The rest of this article gives an overview of each tag. You will also learn about the intended use of the tags by revising the original div-based code example from Listing 2 to use the new HTML5 structural tags.


As the name suggests, the header tag is intended to mark a section of the HTML page as the header. Listing 3 shows the code example from Listing 2 modified to use a header tag.

Listing 3. Adding a header tag
<!DOCTYPE html>
<html>
  <head>
    <title>
      A Simple HTML Page
    </title>
  </head>
  <body>
    <header>Header</header>
    <div id='content'>Content</div>
    <div id='footer'>Footer</div>
  </body>
</html>

The doctype in Listing 3 was also changed to indicate that the browser should use HTML5 to render the page. From this point on, all of the examples assume you are using the correct doctype.


The section tag

The section tag is meant to identify significant portions of the content on the page. This tag is somewhat analogous to dividing a book into chapters. Adding a section tag to the code example results in the code in Listing 4.

Listing 4. Adding a section tag
<!DOCTYPE html>
<html>
  <head>
    <title>
      A Simple HTML Page
    </title>
  </head>
  <body>
    <header>Header</header>
      <section>
        <p>
          This is an important section of the page.
        </p>
      </section>
    <div id='footer'>Footer</div>
  </body>
</html>

The article tag

The article tag identifies major sections of content within a web page. Think of a blog, where each individual post constitutes a significant piece of content. Adding article tags to the code example results in the code shown in Listing 5.

Listing 5. Adding article tags
<!DOCTYPE html>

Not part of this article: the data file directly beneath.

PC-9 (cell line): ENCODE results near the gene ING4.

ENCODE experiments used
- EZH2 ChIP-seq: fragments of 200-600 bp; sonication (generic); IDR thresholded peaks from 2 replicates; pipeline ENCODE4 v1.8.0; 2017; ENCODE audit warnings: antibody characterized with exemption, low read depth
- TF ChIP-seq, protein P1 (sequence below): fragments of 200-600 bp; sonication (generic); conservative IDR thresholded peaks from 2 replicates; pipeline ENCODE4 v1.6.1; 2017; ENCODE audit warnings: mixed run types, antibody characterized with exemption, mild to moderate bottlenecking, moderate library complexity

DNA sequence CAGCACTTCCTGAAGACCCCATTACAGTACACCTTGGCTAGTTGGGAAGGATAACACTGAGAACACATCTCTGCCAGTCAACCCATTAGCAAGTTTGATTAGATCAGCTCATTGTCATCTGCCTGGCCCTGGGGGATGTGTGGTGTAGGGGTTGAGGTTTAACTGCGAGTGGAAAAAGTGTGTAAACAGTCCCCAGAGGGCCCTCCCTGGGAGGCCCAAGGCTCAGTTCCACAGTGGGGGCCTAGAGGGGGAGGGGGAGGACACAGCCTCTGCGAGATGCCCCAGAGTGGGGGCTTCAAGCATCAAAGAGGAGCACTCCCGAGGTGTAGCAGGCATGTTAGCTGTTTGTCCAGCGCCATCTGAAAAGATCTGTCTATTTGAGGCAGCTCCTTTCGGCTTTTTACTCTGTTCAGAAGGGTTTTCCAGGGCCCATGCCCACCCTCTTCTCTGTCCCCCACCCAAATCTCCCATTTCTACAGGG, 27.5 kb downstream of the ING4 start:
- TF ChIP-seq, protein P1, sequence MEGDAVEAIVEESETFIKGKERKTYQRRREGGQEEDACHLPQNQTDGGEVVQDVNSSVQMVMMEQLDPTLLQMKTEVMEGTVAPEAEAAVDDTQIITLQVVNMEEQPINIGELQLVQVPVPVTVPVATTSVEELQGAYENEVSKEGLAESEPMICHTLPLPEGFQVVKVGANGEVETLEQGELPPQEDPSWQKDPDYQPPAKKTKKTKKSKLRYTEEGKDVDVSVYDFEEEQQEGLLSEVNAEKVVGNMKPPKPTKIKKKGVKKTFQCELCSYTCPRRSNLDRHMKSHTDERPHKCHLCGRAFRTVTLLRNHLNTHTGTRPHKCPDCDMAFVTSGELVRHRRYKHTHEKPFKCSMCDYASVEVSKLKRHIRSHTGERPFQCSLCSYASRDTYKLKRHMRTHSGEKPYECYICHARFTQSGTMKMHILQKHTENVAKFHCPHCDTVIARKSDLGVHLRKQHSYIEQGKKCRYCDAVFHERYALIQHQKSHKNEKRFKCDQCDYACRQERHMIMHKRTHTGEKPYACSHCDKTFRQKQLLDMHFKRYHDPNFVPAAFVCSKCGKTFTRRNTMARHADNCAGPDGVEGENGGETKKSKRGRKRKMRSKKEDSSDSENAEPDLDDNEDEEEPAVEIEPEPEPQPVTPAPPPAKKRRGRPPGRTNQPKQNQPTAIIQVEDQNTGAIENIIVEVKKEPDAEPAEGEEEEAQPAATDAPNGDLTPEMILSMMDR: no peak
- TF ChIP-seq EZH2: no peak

<html>
  <head>
    <title>
      A Simple HTML Page
    </title>
  </head>
  <body>
    <header>Header</header>
      <section>
        <article>
          <p>
            This is an important section of content on the page.
            Perhaps a blog post.
          </p>
        </article>
        <article>
          <p>
            This is an important section of content on the page.
            Perhaps a blog post.
          </p>
        </article>
      </section>
    <div id='footer'>Footer</div>
  </body>
</html>

The aside tag

The aside tag indicates that the content contained within the tag is related to the main content of the page but is not part of it. It's somewhat analogous to using parentheses to make a comment in the body of text (like this one). The content in the parentheses provides additional information about the element that encloses it. Adding an aside tag to the code example results in the code in Listing 6.

Listing 6. Adding an aside tag
<!DOCTYPE html>
<html>
  <head>
    <title>
      A Simple HTML Page
    </title>
  </head>
  <body>
    <header>Header</header>
      <section>
        <article>
          <p>
            This is an important section of content on the page.
            Perhaps a blog post.
          </p>
          <aside>
            <p>
              This is an aside for the first blog post.
            </p>
          </aside>
        </article>
        <article>
          <p>
            This is an important section of content on the page.
            Perhaps a blog post.
          </p>